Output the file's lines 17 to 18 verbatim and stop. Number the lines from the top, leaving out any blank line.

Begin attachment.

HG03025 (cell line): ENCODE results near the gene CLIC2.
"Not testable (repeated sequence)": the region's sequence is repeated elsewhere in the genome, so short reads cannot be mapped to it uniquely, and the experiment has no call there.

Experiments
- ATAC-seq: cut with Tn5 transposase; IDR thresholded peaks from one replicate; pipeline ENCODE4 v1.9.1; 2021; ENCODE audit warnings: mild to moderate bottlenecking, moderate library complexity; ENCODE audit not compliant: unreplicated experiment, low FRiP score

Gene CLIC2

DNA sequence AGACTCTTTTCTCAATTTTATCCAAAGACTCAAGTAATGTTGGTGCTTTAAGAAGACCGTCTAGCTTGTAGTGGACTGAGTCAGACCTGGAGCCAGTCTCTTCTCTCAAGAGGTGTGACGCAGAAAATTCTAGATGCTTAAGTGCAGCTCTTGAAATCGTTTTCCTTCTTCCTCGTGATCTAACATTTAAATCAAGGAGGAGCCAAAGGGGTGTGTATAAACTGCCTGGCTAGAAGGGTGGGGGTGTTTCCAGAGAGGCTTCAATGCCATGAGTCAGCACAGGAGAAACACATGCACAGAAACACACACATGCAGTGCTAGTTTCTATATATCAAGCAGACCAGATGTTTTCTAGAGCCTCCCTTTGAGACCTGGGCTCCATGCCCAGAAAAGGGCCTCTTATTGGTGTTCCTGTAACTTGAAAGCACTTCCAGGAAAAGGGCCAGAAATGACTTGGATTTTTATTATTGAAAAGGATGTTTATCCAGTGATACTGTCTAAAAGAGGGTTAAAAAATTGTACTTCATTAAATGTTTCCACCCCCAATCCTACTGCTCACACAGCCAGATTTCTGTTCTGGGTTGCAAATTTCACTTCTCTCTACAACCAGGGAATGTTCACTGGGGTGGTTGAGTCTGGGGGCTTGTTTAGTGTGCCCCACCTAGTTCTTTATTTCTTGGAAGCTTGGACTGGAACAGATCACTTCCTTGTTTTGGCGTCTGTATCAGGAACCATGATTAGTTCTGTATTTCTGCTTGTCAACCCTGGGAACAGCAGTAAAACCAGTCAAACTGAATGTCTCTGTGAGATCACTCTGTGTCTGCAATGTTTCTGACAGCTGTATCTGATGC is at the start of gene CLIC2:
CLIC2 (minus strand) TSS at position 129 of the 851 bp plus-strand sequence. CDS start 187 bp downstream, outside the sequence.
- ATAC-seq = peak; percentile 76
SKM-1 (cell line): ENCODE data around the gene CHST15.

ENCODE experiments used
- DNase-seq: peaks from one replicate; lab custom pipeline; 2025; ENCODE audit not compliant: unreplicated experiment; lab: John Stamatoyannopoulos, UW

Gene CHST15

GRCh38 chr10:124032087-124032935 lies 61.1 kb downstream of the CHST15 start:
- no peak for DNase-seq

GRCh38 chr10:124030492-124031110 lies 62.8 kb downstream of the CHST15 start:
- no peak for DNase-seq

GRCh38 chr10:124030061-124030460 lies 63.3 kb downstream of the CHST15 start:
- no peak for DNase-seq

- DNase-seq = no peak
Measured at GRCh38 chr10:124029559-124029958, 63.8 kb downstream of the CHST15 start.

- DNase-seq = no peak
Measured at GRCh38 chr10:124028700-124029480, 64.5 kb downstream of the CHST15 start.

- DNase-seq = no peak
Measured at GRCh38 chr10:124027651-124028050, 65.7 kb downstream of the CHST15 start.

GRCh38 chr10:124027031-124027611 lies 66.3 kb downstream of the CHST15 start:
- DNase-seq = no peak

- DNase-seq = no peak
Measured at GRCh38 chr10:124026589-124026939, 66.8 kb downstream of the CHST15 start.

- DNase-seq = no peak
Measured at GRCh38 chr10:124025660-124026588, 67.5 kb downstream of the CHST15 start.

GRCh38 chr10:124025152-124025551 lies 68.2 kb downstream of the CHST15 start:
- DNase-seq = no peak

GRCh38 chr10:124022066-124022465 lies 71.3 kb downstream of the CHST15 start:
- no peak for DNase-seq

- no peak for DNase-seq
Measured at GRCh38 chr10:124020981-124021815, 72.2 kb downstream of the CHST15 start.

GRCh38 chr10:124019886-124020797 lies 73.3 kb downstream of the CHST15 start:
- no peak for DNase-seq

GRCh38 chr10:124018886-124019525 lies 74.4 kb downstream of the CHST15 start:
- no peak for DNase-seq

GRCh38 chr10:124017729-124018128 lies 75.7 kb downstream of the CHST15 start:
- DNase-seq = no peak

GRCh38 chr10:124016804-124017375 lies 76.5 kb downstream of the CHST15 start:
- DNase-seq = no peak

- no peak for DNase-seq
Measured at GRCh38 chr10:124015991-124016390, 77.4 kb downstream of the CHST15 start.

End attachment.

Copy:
GRCh38 chr10:124030061-124030460 lies 63.3 kb downstream of the CHST15 start:
- no peak for DNase-seq